"Think of the poorest person you have ever seen and ask if your next act will be of any use to him."
-- Mahatma Gandhi (1869-1948)
The topic of this post was suggested by a discussion I had last night. I was at my rabbi's birthday party, and met another person who is in the SNAP Challenge, and we were discussing whether we could partake of the pizza and ice-cream. As I've posted previously, one of the rules is that you can only accept free food if it's something available to the community. Technically, events such as this are open to the community, although realistically it's just the congregational community. (A different thing would be our post-services oneg. At my father's church, homeless persons often turn up on Sundays, more for the coffee hour treats than for the spiritual uplift.) My decision was no; his was that since it was his first day on the challenge, and since he hadn't bought his full pantry he wasn't planning to do it for a week all at once, he was going to have some pizza.
Then the rabbi came by and urged us to eat. The other participant explained that we're doing the SNAP Challenge, and apparently it's a sore point with our rabbi. He said he doesn't agree with Rabbi Berman, who hosts the event, because my rabbi feels that we should be doing things to help others, not to artificially deprive ourselves and possibly (in his view) harm our health. I pointed out the element that we were supposed to calculate the difference between what we would normally spend (my delta being roughly $2.5-4 per day, if I cook at home, more if I eat out) and donate that difference to Foodshare, Hands on Hartford, or the MANNA Food Pantry. My rabbi is more OK with this idea, but pointed out that people don't need to do the SNAP Challenge for it, you can just do the math and write a cheque.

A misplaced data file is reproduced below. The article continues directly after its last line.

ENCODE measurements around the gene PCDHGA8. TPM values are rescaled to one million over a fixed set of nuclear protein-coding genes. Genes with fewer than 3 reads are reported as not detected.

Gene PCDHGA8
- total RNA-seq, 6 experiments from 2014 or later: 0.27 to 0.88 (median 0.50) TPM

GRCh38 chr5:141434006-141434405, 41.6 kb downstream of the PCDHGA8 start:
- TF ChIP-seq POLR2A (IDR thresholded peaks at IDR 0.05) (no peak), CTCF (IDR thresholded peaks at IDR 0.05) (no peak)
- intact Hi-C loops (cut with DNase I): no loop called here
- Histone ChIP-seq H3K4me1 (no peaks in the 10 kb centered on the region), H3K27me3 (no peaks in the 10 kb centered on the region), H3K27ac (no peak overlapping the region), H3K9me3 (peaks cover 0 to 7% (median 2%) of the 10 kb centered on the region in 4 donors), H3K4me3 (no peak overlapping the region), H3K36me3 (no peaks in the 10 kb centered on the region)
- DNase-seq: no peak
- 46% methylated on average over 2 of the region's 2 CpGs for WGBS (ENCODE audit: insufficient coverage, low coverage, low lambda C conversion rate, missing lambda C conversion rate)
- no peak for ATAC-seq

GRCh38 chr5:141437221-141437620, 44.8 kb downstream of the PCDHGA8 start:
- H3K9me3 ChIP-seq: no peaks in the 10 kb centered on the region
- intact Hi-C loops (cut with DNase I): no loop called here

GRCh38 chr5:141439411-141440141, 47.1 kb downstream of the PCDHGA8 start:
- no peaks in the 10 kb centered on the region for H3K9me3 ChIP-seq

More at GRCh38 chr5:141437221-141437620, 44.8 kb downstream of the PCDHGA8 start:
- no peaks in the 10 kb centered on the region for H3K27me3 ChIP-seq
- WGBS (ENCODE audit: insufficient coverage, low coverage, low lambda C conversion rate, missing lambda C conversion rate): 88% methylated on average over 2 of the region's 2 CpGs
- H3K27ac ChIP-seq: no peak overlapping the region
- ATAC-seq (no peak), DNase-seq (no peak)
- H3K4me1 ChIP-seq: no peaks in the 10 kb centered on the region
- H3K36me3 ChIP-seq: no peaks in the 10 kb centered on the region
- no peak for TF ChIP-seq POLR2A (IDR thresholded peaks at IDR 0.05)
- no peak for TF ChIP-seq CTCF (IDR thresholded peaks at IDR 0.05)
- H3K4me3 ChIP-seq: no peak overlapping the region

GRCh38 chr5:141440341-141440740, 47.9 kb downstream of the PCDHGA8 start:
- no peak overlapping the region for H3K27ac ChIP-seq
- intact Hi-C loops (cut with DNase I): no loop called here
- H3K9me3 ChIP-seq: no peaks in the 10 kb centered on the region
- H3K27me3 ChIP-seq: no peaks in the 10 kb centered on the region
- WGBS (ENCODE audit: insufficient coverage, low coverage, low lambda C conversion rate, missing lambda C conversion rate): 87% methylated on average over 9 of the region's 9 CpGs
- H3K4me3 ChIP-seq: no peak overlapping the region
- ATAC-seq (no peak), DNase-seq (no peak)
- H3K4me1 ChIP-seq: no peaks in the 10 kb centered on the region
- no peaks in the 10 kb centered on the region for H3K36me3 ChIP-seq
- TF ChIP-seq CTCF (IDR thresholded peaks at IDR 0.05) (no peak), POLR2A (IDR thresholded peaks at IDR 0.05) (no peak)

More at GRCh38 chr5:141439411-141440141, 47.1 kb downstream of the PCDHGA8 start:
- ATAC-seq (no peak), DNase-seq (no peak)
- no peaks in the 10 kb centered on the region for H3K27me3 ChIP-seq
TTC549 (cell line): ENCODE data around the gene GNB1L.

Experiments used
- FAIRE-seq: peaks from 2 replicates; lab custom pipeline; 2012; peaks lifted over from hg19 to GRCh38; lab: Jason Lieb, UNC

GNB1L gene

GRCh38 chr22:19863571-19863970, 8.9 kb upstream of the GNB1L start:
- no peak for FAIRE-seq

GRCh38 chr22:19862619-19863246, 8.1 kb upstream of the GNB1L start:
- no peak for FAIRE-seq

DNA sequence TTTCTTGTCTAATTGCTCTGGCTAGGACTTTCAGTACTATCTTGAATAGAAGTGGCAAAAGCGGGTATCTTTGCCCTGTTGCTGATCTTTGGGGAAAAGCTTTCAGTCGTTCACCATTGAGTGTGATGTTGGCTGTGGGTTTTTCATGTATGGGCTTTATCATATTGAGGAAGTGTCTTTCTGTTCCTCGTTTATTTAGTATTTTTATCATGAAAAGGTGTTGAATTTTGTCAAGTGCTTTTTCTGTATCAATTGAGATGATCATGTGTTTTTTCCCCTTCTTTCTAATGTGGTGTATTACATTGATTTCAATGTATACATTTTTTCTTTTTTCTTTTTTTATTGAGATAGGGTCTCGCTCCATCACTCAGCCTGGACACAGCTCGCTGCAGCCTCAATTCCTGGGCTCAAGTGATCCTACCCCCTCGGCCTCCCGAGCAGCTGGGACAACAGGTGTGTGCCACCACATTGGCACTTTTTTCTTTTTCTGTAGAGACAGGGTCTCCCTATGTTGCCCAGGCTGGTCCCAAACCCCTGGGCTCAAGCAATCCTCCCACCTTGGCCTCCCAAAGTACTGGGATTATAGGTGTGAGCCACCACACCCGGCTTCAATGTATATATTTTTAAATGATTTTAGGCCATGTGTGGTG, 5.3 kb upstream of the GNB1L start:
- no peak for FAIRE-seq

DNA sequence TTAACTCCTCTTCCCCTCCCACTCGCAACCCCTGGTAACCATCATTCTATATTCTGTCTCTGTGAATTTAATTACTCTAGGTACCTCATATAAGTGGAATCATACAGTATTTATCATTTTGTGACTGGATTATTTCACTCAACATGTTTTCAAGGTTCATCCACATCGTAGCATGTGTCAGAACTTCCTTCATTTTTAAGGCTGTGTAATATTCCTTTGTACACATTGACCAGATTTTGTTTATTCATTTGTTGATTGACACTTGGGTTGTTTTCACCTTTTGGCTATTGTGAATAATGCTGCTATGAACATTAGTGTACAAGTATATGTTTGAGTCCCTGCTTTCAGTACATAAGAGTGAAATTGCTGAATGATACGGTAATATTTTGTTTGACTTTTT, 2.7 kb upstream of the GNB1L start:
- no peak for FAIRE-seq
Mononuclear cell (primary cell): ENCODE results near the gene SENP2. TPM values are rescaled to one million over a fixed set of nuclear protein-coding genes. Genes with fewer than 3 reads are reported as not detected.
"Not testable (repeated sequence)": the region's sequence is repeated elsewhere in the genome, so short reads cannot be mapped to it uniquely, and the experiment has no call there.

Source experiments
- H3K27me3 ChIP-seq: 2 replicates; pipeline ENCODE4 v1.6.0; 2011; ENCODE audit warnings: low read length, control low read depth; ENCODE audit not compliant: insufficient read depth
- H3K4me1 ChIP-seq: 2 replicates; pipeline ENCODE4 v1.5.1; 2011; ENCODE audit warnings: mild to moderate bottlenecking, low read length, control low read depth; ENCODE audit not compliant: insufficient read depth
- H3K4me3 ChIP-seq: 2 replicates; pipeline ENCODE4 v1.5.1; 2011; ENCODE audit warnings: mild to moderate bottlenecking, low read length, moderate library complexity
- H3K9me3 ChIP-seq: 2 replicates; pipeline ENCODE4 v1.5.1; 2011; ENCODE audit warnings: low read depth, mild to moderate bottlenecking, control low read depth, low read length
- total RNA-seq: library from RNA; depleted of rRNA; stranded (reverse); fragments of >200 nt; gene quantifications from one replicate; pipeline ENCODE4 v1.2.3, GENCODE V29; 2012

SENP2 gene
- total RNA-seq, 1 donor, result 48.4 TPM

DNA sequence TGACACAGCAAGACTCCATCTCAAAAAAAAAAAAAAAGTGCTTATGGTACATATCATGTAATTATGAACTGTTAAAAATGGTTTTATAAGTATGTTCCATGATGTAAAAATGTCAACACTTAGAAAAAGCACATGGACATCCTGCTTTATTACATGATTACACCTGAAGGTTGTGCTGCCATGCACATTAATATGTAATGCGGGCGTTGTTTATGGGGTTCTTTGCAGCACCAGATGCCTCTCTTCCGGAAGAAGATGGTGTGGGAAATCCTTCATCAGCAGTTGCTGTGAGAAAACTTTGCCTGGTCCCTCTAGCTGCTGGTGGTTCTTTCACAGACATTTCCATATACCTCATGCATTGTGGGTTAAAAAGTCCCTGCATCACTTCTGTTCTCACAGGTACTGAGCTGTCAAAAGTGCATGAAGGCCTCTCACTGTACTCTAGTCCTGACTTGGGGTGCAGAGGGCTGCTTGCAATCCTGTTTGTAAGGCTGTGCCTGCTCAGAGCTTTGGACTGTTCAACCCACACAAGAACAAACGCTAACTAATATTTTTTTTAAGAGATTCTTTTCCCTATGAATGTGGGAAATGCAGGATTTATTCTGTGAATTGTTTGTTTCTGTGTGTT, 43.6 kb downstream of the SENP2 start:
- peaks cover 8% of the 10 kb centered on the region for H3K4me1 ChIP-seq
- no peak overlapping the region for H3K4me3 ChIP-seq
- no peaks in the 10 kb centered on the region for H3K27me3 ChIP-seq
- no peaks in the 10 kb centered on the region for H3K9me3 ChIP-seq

The other participant noted that there had been a comment at the kick-off dinner that the SNAP Challenge is condescending. The person who said this pointed out that this is a fake exercise, for people who can stop at any time or simply reach into their pantries for more. The other participant said he thought it would be increasing empathy for persons who are food-challenged, but the speaker said that pretending to be poor is not kind. My rabbi agreed - he believes in getting out and helping people. His opinion is that if the SNAP Challenge were really to get food into the hands of the hungry, it would be a worthwhile exercise. But simply to eat on a minimal amount of money for a week is not beneficial to the partipant or to the poor.
So, point of discussion: Is something like this condescending? I am looking at it as an educational exercise for those who aren't doing it, to show exactly how one's meals are affected by such restrictions. It's more than just having to eat rice and lentils and beans and canned corn, it's also the extra time cooking, the repetition, and sometimes wondering if it's worth the effort to try and cook something different or special just to fight against the monotony of the severely limited pantry. It's recognizing that if I had not been lucky with finding things on sale, I would not have as extensive a pantry as I do. (The other participant commented that he was having trouble finding milk in a size and cost to fit the budget, and that he was contemplating eating a lot of carrots and tuna this week because they were on sale.) Increasing food costs, as I noted yesterday, also affect what one can buy. Lack of time can push me into quick, unhealthy meals (especially grilled cheese or peanut butter sandwiches), although I try to cook with an eye towards healthful contents of the meals as well as taste. As I'm coming to the end of my week's pantry, this is getting trickier.
I'll be interested to read your comments.